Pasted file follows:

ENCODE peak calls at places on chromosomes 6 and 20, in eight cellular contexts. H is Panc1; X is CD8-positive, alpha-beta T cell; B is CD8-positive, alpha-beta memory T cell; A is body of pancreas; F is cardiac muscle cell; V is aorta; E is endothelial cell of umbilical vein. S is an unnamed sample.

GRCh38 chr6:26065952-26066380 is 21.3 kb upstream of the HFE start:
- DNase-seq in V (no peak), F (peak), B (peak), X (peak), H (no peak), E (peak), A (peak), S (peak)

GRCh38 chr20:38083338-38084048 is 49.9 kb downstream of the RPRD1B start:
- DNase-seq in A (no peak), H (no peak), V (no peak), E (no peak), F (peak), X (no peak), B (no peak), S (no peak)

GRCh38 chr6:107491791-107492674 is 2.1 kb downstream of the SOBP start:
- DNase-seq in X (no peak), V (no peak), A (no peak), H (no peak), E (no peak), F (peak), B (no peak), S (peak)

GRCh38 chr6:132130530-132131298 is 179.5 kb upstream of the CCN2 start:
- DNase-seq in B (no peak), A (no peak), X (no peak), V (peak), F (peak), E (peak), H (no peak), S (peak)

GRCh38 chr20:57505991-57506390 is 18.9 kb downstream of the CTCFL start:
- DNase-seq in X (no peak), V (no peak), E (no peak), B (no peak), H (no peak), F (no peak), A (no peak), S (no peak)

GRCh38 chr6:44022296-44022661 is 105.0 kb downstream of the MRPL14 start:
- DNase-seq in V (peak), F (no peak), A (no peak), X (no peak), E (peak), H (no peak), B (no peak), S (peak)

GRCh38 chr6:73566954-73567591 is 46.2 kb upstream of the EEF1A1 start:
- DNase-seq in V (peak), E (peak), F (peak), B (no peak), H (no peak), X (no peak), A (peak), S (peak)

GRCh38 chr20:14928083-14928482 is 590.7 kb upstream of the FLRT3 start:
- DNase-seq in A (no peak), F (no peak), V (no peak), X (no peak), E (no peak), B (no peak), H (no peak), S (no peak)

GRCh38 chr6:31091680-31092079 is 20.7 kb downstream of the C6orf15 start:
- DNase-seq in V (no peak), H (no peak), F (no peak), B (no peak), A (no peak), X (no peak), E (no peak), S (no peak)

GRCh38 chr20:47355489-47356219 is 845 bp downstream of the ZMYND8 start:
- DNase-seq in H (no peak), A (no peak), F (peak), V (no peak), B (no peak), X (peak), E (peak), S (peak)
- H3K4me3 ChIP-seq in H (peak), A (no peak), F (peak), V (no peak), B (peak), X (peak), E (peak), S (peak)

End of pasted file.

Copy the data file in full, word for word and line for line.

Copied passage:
ENCODE peak calls at places on chromosomes 6 and 20, in eight cellular contexts. H is Panc1; X is CD8-positive, alpha-beta T cell; B is CD8-positive, alpha-beta memory T cell; A is body of pancreas; F is cardiac muscle cell; V is aorta; E is endothelial cell of umbilical vein. S is an unnamed sample.

GRCh38 chr6:26065952-26066380 is 21.3 kb upstream of the HFE start:
- DNase-seq in V (no peak), F (peak), B (peak), X (peak), H (no peak), E (peak), A (peak), S (peak)

GRCh38 chr20:38083338-38084048 is 49.9 kb downstream of the RPRD1B start:
- DNase-seq in A (no peak), H (no peak), V (no peak), E (no peak), F (peak), X (no peak), B (no peak), S (no peak)

GRCh38 chr6:107491791-107492674 is 2.1 kb downstream of the SOBP start:
- DNase-seq in X (no peak), V (no peak), A (no peak), H (no peak), E (no peak), F (peak), B (no peak), S (peak)

GRCh38 chr6:132130530-132131298 is 179.5 kb upstream of the CCN2 start:
- DNase-seq in B (no peak), A (no peak), X (no peak), V (peak), F (peak), E (peak), H (no peak), S (peak)

GRCh38 chr20:57505991-57506390 is 18.9 kb downstream of the CTCFL start:
- DNase-seq in X (no peak), V (no peak), E (no peak), B (no peak), H (no peak), F (no peak), A (no peak), S (no peak)

GRCh38 chr6:44022296-44022661 is 105.0 kb downstream of the MRPL14 start:
- DNase-seq in V (peak), F (no peak), A (no peak), X (no peak), E (peak), H (no peak), B (no peak), S (peak)

GRCh38 chr6:73566954-73567591 is 46.2 kb upstream of the EEF1A1 start:
- DNase-seq in V (peak), E (peak), F (peak), B (no peak), H (no peak), X (no peak), A (peak), S (peak)

GRCh38 chr20:14928083-14928482 is 590.7 kb upstream of the FLRT3 start:
- DNase-seq in A (no peak), F (no peak), V (no peak), X (no peak), E (no peak), B (no peak), H (no peak), S (no peak)

GRCh38 chr6:31091680-31092079 is 20.7 kb downstream of the C6orf15 start:
- DNase-seq in V (no peak), H (no peak), F (no peak), B (no peak), A (no peak), X (no peak), E (no peak), S (no peak)

GRCh38 chr20:47355489-47356219 is 845 bp downstream of the ZMYND8 start:
- DNase-seq in H (no peak), A (no peak), F (peak), V (no peak), B (no peak), X (peak), E (peak), S (peak)
- H3K4me3 ChIP-seq in H (peak), A (no peak), F (peak), V (no peak), B (peak), X (peak), E (peak), S (peak)